Estate planning is not just for people with significant wealth or large families. It can also be a valuable tool for those who have chosen a life of independence or do not have children. Apart from helping safeguard what you’ve worked so hard for, it can provide security and control over your future.
Below are some key benefits of estate planning:
Ensures your assets go to those who matter most
Having no children or any close relatives that you wish to leave your estate with is not a problem. With a trust or will, you can designate other people in your life as beneficiaries instead. These could be people or organizations that have influenced who you are today, such as:
- Close friends
- Business partners
Without a will in place, your estate may become subject to intestate succession. The state will take over the management and distribution of your assets, following a hierarchy that prioritizes your closest living relatives instead of your preferences.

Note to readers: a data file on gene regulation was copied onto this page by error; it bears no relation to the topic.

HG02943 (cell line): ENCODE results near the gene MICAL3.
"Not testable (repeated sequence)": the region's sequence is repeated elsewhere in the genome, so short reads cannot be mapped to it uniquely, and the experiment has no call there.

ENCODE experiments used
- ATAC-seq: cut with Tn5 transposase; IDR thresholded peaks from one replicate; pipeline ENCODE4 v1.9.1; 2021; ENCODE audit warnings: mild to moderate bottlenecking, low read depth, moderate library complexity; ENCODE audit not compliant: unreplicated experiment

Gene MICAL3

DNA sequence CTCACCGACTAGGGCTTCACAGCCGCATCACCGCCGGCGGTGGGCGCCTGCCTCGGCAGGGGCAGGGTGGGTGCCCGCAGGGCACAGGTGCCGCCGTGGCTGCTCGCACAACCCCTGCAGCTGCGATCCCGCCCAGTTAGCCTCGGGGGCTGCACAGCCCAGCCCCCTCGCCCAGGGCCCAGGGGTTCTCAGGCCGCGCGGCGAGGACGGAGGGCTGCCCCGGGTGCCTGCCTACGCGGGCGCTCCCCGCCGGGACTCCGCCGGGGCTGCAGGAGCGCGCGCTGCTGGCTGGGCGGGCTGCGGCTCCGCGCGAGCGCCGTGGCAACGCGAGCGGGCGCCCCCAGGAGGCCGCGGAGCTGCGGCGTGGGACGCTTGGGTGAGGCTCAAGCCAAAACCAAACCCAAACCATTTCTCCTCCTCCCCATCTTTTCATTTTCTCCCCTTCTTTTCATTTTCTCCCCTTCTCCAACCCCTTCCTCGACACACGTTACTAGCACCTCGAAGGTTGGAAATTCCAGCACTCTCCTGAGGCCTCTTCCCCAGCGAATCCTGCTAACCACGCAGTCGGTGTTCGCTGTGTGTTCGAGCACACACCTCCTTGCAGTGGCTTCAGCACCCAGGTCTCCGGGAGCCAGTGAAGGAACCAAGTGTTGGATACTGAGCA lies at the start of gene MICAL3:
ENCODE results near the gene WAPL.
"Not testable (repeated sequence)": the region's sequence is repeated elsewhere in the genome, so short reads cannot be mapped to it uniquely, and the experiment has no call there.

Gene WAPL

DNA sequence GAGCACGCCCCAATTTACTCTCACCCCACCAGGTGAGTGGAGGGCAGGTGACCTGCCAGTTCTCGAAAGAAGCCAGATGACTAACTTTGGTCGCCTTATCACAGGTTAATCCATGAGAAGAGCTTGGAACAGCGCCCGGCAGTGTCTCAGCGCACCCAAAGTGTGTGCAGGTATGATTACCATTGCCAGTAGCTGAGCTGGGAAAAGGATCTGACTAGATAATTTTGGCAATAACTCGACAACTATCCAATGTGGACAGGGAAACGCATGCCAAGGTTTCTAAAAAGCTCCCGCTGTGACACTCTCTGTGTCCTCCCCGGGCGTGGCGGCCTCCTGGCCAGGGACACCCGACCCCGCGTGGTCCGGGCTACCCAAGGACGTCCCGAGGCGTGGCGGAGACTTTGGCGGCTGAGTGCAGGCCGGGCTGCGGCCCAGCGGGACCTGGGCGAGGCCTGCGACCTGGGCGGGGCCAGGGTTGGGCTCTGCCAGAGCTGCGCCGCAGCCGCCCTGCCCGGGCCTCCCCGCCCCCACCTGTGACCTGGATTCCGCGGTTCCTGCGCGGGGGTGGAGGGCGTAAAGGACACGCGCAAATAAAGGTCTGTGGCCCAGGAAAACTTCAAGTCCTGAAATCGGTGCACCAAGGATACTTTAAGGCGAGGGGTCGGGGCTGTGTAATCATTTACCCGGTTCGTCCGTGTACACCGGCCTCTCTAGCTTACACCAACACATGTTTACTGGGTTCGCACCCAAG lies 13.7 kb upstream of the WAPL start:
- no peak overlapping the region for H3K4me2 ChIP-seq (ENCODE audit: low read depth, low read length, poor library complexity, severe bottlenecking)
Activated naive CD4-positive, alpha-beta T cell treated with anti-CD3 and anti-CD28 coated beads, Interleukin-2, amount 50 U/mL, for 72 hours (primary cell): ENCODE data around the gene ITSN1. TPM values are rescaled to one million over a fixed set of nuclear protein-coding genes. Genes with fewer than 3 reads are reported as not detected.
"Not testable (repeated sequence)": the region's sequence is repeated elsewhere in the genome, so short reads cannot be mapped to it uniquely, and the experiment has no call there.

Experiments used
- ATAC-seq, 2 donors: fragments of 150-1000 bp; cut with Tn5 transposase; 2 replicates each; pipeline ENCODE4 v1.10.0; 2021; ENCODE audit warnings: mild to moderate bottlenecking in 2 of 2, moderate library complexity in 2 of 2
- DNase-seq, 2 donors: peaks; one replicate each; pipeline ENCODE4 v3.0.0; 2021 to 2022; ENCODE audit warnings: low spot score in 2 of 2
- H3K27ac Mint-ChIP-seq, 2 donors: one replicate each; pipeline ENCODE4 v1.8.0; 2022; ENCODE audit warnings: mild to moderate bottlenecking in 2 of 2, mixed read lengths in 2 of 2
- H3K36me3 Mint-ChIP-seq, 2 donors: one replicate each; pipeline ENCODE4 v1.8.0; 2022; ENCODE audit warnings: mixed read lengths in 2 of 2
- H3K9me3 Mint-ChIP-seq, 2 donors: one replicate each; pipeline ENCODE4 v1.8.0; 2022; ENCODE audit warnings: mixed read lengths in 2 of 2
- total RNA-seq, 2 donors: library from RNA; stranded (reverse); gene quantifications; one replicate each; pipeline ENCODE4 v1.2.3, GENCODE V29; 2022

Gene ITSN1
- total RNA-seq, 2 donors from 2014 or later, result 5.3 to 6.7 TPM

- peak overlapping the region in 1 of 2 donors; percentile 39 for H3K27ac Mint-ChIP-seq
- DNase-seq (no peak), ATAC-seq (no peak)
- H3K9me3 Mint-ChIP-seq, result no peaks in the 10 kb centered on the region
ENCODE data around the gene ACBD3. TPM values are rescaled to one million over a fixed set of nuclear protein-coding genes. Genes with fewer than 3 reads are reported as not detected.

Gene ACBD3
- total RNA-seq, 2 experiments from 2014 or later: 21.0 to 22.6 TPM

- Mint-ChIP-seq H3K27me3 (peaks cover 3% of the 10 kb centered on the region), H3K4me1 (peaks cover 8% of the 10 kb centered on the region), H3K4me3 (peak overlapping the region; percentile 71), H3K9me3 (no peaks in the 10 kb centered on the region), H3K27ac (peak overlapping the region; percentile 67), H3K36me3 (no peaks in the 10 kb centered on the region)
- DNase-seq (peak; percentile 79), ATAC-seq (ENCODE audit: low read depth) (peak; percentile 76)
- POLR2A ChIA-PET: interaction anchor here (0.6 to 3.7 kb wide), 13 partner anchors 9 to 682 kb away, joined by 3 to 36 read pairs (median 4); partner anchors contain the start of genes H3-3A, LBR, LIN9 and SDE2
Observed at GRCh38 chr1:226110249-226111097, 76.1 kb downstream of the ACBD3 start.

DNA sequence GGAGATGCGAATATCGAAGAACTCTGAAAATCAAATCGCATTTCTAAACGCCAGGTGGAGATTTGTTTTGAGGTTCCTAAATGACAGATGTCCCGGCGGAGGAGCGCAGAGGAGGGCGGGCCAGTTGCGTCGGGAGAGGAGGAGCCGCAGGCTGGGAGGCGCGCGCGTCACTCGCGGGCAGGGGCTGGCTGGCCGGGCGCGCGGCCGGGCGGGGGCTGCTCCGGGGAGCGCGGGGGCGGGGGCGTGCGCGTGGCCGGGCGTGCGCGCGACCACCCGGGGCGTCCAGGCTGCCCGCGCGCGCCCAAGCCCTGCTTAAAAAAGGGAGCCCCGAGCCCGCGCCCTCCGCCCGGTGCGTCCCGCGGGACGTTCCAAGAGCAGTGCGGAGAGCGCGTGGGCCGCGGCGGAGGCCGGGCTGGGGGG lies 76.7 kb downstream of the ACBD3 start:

Preserves your future health care choices
Incapacity can result from severe illness or injury and prevent you from making health care decisions for yourself. In case medical intervention is necessary, the absence of family members or health care proxy may complicate or delay your treatment. The decisions regarding your health care could fall into the hands of your attending physician, a court-appointed guardian or the hospital’s ethics committee.
Appointing a health care proxy as part of your estate planning may ensure that there’s someone ready to advocate for you and your medical preferences.
Assures the care of your loved ones
If you are unmarried but have children or have pets that may outlive you, certain estate planning tools may help ensure that they are under the protection of someone you trust. Additionally, estate planning may allow you to leave a portion of your estate for their care, offering you peace of mind.
Regardless of your status, estate planning is a powerful tool to protect yourself, as well as the people and possessions you hold dear. The process can be overwhelming at the start. If you need help, an estate planning attorney can help craft a comprehensive plan that keeps everything important to you in mind.